About the Annotations in this Copy -
Fascinating annotations abound in this copy.
On the verso of the title page, someone added "cum deus astra regat, et terre climata Cesar, nec tellus, nec eis sydera maius habent". This is copied straight from the title page of the 1507 Cosmographiae of Martin Waldseemuller.
The notes, bound in as endpapers, reference several works of antiquity. Notably, at the rear, is a copied manuscript section authored by Philesius Vogesigena (Matthias Ringmann), taken from the 1507 Cosmographie, "Orbis terrarum regiones praecipuas dominorum insigniis notare studuimus . Et ( ut ab ea in qua sumus parte incipiamus ) ad Europe meditullium Rhomanas aquilas ( que regi- bus Europe dominantur ) posuimus atque clave summi patris patrum insigni ipsam fere Europam ( que Rhomanam ecclesiam profitetur ) cinximus . Aphricam pene omnem et Asie partem signavimus lunulis , quod est insigne summi Babilonie Soldani quasi totius Egypti et partis Asie domini . Asie vero partem que minor Asia dicitur , crocea coloris cruce iuncto chalybe circumdedimus , quod est signum Thurcorum Soldani . Scythiam intra imaum maximum Asie montem et Sarmaticam Asiaticam notavimus anchoris , quas magnus Tartarus pro insigni habet . Crux rubea presbyterum Joannem ( qui et orien- tali et meridionali Indie preest atque in Biberith sedem tenet ) representat . Denique in quartam terre partem per inclytos Castilie et Lusitanie reges repertam eorundem ipso- rum insignia posuimus."
Roughly translated, "We have endeavored to mark the principal regions of the world with the insignia of the lords. And (in order to begin from that part in which we are) we have placed the Roman eagles (which dominate the kings of Europe) in the middle of Europe, and with the key of the most distinguished fathers we have encircled almost Europe itself (which represents the Roman church). We have marked almost the whole of Africa and part of Asia with moons, which is the sign of the supreme ruler of Babylon as lord of all Egypt and part of Asia. But in Asia, the part which is called Asia Minor, we have surrounded the cross of the color of a cross joined with steel, which is the sign of the Sultan of the Turks. We have noted Scythia within the lowest mountain of Asia, and Asiatic Sarmatics, as anchors, which the great Tartarus holds as a sign. The red cross represents the presbyter John (who presides over eastern and southern India and holds his seat in Biberith). Finally, in the fourth part of the land discovered by the illustrious kings of Castile and Lusitania, we placed the same insignia."
This section is Vogelsigena's description of the map he produced for the 1507 Cosmographiae, which is widely known as the first map of America.
Whoever annotated this copy was familiar with the earlier cosmography works that mentioned America, and was specifically interested in America.
Leaf of Instructions -
Someone added a printed leaf, on laid paper, that gives instructions for putting together an Apianus volvelle. A handwritten note, on the back of the leaf, suggests it might have come from our edition, but I believe it to have come from a later edition and I found the same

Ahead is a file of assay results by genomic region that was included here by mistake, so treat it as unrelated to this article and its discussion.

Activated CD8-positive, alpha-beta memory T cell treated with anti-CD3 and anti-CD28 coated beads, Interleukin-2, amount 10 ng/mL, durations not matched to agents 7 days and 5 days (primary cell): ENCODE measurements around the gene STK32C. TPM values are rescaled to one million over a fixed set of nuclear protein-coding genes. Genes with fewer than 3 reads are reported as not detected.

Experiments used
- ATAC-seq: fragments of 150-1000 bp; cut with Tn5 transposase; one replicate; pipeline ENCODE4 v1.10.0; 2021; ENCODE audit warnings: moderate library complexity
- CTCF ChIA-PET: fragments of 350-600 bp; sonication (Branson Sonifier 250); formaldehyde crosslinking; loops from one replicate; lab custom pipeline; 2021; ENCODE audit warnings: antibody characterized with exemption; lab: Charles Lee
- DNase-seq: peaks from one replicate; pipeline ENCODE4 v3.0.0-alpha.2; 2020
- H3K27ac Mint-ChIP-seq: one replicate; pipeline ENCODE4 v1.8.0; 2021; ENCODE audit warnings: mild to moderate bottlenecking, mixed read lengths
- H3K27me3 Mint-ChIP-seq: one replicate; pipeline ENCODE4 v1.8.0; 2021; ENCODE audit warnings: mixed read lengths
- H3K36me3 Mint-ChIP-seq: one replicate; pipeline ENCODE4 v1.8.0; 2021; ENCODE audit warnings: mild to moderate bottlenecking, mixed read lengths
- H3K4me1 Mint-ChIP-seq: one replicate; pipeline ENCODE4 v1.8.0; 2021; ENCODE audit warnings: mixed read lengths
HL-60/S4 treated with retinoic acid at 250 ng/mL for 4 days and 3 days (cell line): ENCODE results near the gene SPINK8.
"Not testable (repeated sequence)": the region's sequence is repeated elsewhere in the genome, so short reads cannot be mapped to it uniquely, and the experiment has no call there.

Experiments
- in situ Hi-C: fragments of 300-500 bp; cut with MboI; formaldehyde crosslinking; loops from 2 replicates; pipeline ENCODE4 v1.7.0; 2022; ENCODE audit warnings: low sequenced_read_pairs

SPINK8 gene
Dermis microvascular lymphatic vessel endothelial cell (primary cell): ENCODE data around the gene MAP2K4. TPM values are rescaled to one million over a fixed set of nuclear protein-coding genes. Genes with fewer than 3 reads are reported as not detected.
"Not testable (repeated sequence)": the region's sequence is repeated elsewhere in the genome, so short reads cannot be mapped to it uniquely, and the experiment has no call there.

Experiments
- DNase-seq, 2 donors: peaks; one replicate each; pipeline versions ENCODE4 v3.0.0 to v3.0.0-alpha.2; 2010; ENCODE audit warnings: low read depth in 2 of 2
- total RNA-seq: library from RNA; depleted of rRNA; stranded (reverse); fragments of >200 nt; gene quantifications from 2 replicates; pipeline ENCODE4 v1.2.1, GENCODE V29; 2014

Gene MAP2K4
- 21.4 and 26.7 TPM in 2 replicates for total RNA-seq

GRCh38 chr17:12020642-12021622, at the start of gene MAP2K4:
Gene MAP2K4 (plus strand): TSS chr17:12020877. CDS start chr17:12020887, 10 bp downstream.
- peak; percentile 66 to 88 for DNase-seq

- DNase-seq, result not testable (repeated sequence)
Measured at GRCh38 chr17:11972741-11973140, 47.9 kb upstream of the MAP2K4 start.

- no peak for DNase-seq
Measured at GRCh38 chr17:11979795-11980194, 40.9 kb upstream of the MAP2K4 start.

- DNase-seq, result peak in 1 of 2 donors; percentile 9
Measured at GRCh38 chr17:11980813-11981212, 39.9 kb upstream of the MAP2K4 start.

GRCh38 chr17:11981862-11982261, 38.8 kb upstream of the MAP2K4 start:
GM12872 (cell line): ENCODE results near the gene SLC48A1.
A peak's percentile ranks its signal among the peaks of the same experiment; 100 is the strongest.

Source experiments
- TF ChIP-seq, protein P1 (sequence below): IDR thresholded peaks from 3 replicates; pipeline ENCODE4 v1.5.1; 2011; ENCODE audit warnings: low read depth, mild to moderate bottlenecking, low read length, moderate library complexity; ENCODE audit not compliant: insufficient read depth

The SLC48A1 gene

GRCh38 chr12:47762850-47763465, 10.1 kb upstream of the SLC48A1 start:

instructions (although in a different typographical layout) in a later edition.
Bibliographic Information -
Universal Short Title Catalogue number 403800. 30 copies in the world's libraries. Four in America (Houghton, Newberry, NYPL, Brown University).
Pettegree and Walsby, Netherlandish Books, reference 2394
Joseph Sabin, A Dictionary of Books Relating to America (1868), reference 1739
Physical Attributes -
Book measures approx. 19.7 x 15.7 x 1.5 cm, quarto. Illustrated. Maps. Volvelle reproductions.
Binding is an 18th century French tree-calf which has been respined (old repair) with cloth simulating leather. Title on spine in gilt, with year and author.
Pages - Fol LVI (56 leaves)
Collation - A to 04
Please also refer to the pictures.
Volvelles are all facsimiles.
Binding - 18th century tree-calf boards quite worn, with rubbing, as well as corner and edge wear; also, woman's portrait drawn on front board. Respined, and re-hinged, rather rudimentary; older repair using brown cloth simulating leather. Copious bookseller notes written on, and pasted on front endpaper; under, older library marks in old hand. Chipping to edges of flyleaf. Remnants of old notes used as front and rear endpapers.
Text block - is toned throughout, with water marks from top and fore-edge top edge extends into text but the fore-edge mark mostly stays in the margin. The book is also heavily thumbed. Title page and following three leaves with fore-edge chipping. Annotated on verso of title page leaf, a note at leaf III, a lengthy note at the America leaf, and one more inscription at the last printed leaf, in an old hand. Graphite "1529" written on title page. The book did have tears. You can tell the tears were repaired with tape, but someone removed the tape (leaving tape ghost) and used paper fiber to repair; still, leaf xv is not entirely repaired. Hole in leaf IX at center of illustration, where the volvelle was pulled through. Occasional page edge chips. Recto of XII, which has volvelle on verso, has spot on recto caused by volvelle. 1" tear bottom edge of XVII not repaired. Inappropriate phallic addition added to the already questionable woodcut on the verso of XVII. Some pages feel a little shaken, especially at the bottom gutter. Drawing of compass at bottom of XXVI. From XLV to rear, moisture mark is also at bottom edge and extends farther in at fore-edge. Appendix fore-edge trimmed tight, cutting "Oriens" on volvelle leaf. Rear colophon with moisture mark across it. Several fore-edges with an older strengthening by pasting on paper.
Summary - Despite wear, the cloth hinges are holding it together well, and the leaves collate complete. It does not have the fancy two-page map (Charta Cosmographica) found in the 1524 Cosmographicus, but I have looked at numerous copies of the 1529 edition and none of them included that map; I think the 1529 edition may have been cheapened for student use (which also, perhaps, explains the inappropriate phallic addition to the woodcut on lengths). The thumbing, notes in an old hand, and etc., give the impression that this copy has long been used in study, which adds some sense of importance.